After years of saving, months of back and forth between solicitors and weeks spent securing a mortgage, we had been due to sign the deeds the very next morning, but with that meeting no longer possible, just three signatures stood between us and home-ownership.
This was the first chapter of our family’s lockdown story, a chapter of bricks and mortar. For other families, the start of their story was the loss of an income, of access to free school meals, or a parent’s decision to return to nursing. Our problems were inconsequential, but they were still our problems.
To complete the sale, it would take a further three weeks and a bit of improvising when it came to posting contracts back and forth, after a neighbour Claire kindly stepped in to witness from a safe distance. If there was ever a case for introducing legally binding digital signatures in Scotland, it is trying to complete a house sale during a global pandemic.
A large part of what made the sale possible was the fact that Neilsons Solicitors and Estate Agents use ID verification software from the very tech company I work for, Amiqus.
Having been referred to Neilsons by a family member, this was at first nothing more than a pleasant surprise, enabling my husband and me to prove our identities and source of funds from home, but, in the context of a near-total economic shutdown, it was the difference between being able to contribute to the economy or not.
Since the start of lockdown, like many tech companies, Amiqus has actually seen an increase in enquiries about our services, as businesses of all sizes adapt to the unfolding situation and work to contribute to the national effort against Covid-19.
One of those is Roseisle Luxury Campervans based near Edinburgh. Having shut its doors temporarily to holidaymakers, Roseisle is now using Amiqus to review driving licenses remotely so that they can insure key workers while they maintain domestic broadband networks and make structural repairs to supermarkets.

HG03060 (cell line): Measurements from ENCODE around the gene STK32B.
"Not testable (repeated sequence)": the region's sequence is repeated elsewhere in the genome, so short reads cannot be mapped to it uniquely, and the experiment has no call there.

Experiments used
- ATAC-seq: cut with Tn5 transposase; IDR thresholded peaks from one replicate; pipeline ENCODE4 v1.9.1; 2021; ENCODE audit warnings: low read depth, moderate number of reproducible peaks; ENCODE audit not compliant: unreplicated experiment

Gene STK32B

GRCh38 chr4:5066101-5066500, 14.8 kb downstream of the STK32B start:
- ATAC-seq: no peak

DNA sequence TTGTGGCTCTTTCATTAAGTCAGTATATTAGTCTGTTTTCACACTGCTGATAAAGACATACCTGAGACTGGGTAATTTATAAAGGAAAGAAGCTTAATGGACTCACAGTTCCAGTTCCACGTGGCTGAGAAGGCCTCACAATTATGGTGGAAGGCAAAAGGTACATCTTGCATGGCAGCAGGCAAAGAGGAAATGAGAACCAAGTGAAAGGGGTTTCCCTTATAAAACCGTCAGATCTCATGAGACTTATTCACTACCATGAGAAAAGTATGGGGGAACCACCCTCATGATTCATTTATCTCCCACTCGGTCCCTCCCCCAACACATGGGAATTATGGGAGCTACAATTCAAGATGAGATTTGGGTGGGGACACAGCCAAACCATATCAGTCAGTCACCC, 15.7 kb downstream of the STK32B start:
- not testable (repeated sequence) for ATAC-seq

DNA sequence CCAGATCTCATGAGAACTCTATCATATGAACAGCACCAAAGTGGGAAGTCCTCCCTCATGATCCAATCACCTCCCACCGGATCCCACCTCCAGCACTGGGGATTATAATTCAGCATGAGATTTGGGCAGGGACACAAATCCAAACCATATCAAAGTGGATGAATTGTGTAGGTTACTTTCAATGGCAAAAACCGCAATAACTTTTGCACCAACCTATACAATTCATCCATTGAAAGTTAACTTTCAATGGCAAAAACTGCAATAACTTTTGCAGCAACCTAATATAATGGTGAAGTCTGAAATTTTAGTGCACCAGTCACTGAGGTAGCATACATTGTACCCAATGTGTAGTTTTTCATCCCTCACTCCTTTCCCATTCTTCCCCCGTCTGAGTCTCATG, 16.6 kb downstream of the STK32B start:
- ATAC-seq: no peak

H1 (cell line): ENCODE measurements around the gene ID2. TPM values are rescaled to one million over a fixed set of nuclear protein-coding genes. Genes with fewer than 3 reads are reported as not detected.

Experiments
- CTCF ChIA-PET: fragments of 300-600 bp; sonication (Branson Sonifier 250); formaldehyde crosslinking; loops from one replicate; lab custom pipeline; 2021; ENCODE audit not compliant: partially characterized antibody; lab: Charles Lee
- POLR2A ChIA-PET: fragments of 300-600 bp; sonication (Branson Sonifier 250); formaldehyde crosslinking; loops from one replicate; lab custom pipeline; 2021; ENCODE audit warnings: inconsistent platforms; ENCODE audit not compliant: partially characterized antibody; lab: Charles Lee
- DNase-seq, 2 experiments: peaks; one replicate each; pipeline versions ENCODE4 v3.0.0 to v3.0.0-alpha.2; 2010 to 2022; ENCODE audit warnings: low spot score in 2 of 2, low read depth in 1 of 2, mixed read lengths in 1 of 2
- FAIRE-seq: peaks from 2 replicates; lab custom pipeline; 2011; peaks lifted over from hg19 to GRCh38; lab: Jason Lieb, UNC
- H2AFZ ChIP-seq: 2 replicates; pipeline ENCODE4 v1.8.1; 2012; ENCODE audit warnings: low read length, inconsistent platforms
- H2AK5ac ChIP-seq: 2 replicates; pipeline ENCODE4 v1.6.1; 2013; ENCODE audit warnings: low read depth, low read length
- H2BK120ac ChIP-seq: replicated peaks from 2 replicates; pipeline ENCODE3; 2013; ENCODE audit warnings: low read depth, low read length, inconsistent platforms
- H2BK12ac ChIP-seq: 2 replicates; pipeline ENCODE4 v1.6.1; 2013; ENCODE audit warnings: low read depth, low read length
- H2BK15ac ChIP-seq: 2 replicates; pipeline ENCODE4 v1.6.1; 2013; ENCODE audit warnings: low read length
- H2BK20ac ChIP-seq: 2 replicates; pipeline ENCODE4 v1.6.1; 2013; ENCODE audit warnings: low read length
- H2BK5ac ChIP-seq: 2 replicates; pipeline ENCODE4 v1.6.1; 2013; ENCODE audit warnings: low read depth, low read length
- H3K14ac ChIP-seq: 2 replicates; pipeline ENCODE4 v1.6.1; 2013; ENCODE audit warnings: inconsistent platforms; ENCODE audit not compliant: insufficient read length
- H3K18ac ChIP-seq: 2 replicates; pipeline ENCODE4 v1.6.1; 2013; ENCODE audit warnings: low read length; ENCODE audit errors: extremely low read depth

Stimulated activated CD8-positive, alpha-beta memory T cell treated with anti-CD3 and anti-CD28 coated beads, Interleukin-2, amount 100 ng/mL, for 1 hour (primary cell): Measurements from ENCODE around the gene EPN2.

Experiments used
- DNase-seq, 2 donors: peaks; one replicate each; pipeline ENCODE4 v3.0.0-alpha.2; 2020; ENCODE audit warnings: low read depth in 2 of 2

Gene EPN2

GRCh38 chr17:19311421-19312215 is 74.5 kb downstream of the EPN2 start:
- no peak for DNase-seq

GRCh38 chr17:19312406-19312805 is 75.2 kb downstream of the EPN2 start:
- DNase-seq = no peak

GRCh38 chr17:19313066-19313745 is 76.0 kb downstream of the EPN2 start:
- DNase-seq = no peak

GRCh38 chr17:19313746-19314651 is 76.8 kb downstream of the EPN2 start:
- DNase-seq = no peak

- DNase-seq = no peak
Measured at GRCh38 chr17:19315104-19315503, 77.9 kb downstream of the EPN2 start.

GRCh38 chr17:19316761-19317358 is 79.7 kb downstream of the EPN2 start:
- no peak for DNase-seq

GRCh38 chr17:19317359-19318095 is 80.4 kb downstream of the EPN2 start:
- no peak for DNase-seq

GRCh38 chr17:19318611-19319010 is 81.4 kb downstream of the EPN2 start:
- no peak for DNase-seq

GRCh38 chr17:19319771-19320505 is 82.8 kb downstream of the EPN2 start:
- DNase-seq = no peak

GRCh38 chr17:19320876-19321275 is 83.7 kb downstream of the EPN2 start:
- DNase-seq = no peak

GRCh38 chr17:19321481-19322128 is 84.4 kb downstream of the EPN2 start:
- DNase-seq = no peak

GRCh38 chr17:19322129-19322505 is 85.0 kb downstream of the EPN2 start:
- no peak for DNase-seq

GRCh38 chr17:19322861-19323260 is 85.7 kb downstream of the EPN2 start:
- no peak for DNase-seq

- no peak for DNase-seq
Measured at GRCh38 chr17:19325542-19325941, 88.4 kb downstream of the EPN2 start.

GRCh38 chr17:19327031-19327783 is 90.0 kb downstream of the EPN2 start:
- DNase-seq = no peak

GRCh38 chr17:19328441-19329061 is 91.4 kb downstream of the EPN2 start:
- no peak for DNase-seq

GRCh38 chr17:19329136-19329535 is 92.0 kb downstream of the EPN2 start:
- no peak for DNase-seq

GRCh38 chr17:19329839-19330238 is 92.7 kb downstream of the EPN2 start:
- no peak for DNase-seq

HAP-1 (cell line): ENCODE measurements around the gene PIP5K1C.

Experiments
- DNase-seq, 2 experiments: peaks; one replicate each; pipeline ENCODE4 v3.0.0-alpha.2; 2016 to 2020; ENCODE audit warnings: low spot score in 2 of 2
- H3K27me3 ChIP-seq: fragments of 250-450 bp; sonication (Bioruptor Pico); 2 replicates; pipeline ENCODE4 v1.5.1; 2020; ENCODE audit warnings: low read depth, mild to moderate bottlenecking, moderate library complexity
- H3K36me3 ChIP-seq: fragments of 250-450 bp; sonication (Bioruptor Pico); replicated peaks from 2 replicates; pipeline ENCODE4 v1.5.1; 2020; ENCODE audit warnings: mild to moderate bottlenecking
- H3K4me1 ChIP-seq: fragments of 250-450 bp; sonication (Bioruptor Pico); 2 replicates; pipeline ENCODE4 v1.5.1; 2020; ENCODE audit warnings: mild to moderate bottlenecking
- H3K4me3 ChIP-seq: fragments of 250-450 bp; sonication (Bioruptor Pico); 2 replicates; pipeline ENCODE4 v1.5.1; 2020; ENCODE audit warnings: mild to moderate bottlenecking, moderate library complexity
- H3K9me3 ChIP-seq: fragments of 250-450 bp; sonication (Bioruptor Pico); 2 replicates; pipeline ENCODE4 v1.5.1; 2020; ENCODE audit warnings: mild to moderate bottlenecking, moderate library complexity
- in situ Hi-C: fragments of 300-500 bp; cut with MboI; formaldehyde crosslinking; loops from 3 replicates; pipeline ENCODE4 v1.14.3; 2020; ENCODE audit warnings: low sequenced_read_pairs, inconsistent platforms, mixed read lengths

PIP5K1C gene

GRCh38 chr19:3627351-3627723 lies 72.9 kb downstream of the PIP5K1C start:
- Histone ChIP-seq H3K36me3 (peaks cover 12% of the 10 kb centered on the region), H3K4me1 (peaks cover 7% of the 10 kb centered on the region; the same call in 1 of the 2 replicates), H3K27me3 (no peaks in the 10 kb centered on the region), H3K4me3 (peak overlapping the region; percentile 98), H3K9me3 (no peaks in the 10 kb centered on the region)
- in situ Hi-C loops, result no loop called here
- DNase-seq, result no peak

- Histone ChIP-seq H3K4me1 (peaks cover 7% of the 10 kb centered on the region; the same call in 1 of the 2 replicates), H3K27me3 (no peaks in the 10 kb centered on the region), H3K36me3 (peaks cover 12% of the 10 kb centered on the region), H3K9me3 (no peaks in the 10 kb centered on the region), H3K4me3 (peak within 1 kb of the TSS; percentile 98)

Louise Hislop, rental team leader at Roseisle, told me: “It’s been heartening to see how our team has rallied together to ensure our vehicles are safe for the engineers that need them and it’s been a big morale boost that the majority of our spring customers have chosen not to cancel with us, but to move their rental dates to next year.
“No matter where they’re from, the sense we’re getting from customers is that people are still optimistic about the future and hopeful that they can enjoy their campervan holiday in Scotland soon.”
According to Hislop, lockdown has been a reminder of how important it is to think about the kinder, more sustainable future to strive for after the pandemic.
Niall Dolan, chief executive of the John Byrne Award, an online exhibition and art competition exploring personal and societal values, agrees. “The number of people entering and viewing our competition has actually gone up, though our marketing budget has gone down,” he said.
“Entrants are asking big questions like, ‘What is it that makes my life meaningful?’, ‘When I go back to work, do I want it to be the same?’ and ‘Do I still value the things I did before?’
“I think that, right now, we’re all aware that we’re in this together, experiencing the same thing, but differently. We’ve noticed that the comments on our social media posts have become more thoughtful and constructive. It’s like we’ve all been reminded that we’re the ones with the power to make things better.”
Laura Westring is the creator of Vocalcoach, leads public affairs at Amiqus and is a judge of the John Byrne Award 2020
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